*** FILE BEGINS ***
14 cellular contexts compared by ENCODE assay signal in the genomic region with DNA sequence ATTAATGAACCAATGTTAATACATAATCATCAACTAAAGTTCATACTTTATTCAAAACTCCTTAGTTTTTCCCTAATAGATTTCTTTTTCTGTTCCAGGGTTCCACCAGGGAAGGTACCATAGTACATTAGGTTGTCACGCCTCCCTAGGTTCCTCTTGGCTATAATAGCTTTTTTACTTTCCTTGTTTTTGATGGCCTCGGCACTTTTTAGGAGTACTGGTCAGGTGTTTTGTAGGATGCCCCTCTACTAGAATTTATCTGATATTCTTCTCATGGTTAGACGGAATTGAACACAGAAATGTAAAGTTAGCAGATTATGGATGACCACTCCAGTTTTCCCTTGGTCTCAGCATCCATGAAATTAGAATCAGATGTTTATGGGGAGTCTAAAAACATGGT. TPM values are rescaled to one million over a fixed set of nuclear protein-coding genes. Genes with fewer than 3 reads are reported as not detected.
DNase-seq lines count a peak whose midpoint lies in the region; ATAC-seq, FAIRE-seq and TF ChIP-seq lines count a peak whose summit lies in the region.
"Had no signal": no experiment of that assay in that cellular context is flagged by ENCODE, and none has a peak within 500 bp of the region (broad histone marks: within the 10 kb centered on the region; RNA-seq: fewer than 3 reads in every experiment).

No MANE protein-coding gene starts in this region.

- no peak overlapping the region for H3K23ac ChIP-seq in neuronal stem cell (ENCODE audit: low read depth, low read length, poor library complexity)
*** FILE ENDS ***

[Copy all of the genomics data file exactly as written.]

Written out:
14 cellular contexts compared by ENCODE assay signal in the genomic region with DNA sequence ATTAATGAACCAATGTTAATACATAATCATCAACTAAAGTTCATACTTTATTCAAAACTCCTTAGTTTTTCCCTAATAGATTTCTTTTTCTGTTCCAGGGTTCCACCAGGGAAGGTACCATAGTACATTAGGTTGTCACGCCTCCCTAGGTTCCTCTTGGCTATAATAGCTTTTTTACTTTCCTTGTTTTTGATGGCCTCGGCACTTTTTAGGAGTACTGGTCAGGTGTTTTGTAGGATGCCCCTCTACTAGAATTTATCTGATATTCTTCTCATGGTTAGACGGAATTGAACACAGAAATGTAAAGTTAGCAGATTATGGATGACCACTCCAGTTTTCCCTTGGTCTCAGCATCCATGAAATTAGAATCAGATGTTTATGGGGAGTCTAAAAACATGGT. TPM values are rescaled to one million over a fixed set of nuclear protein-coding genes. Genes with fewer than 3 reads are reported as not detected.
DNase-seq lines count a peak whose midpoint lies in the region; ATAC-seq, FAIRE-seq and TF ChIP-seq lines count a peak whose summit lies in the region.
"Had no signal": no experiment of that assay in that cellular context is flagged by ENCODE, and none has a peak within 500 bp of the region (broad histone marks: within the 10 kb centered on the region; RNA-seq: fewer than 3 reads in every experiment).

No MANE protein-coding gene starts in this region.

- no peak overlapping the region for H3K23ac ChIP-seq in neuronal stem cell (ENCODE audit: low read depth, low read length, poor library complexity)